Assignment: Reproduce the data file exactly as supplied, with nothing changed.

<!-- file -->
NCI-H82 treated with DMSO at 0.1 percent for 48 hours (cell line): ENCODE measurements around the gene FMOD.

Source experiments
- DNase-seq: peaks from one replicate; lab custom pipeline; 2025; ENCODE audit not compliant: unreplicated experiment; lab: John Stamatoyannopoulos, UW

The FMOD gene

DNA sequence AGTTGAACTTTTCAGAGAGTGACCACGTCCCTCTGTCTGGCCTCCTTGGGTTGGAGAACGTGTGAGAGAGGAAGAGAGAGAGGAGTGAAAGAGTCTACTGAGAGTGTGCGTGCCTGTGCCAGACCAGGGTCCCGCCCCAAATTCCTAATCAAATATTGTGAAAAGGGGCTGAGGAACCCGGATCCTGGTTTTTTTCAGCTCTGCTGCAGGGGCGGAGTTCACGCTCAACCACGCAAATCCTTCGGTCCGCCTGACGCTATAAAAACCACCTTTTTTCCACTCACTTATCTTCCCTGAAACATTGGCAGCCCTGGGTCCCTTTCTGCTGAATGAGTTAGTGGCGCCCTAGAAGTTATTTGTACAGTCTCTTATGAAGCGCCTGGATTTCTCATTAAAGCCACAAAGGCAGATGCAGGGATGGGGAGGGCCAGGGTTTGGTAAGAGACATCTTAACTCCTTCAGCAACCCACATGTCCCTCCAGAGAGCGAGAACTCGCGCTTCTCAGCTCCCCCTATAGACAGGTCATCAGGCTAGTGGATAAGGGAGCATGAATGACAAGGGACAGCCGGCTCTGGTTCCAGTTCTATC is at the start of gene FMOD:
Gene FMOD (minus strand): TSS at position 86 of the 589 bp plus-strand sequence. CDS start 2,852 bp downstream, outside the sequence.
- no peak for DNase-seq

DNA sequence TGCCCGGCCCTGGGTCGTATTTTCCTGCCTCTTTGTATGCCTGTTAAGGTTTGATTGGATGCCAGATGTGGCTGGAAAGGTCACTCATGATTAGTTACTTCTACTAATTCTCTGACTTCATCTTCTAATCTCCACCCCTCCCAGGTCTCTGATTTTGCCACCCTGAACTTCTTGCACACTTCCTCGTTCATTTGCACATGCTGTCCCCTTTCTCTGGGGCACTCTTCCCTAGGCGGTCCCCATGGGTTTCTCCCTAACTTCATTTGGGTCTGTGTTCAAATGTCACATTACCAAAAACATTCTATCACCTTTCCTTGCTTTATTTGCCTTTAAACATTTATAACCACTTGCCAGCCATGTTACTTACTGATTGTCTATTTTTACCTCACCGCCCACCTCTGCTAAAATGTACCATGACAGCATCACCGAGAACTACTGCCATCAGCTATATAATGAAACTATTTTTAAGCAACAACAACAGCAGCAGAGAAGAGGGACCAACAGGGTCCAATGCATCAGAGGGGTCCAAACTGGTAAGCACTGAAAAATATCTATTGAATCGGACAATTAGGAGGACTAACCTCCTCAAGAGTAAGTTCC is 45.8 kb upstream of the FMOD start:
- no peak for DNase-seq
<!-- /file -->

NCI-H82 treated with DMSO at 0.1 percent for 48 hours (cell line): ENCODE measurements around the gene FMOD.

Source experiments
- DNase-seq: peaks from one replicate; lab custom pipeline; 2025; ENCODE audit not compliant: unreplicated experiment; lab: John Stamatoyannopoulos, UW

The FMOD gene

DNA sequence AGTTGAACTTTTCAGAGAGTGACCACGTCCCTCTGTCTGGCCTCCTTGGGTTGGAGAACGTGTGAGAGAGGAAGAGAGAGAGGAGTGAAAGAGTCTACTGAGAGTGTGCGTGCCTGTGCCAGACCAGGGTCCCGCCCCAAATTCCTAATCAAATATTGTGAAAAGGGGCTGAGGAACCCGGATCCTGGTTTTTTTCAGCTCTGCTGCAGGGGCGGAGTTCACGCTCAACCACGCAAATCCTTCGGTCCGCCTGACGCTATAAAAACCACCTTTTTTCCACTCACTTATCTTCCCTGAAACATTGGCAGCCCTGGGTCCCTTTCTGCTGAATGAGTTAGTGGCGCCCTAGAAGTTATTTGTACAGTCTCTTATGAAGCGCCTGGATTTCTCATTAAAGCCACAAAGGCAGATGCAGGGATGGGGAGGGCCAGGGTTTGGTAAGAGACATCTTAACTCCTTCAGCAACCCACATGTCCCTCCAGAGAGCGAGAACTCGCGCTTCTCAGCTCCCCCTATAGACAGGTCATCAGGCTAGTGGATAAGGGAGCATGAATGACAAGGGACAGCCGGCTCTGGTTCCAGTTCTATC is at the start of gene FMOD:
Gene FMOD (minus strand): TSS at position 86 of the 589 bp plus-strand sequence. CDS start 2,852 bp downstream, outside the sequence.
- no peak for DNase-seq

DNA sequence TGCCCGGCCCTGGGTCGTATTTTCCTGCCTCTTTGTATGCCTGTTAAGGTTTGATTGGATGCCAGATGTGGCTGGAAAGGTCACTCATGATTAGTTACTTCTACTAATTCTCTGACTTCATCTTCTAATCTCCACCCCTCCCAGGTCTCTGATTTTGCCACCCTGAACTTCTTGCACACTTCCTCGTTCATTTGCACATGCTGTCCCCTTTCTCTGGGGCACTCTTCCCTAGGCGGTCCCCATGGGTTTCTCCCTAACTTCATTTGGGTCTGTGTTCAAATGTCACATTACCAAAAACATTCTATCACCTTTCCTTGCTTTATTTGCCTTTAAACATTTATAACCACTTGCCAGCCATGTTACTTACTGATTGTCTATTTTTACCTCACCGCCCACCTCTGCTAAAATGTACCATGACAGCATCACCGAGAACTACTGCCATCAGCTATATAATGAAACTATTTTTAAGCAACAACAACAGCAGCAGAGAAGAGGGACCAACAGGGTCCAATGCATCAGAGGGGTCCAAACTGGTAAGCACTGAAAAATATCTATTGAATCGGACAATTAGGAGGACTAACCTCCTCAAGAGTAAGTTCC is 45.8 kb upstream of the FMOD start:
- no peak for DNase-seq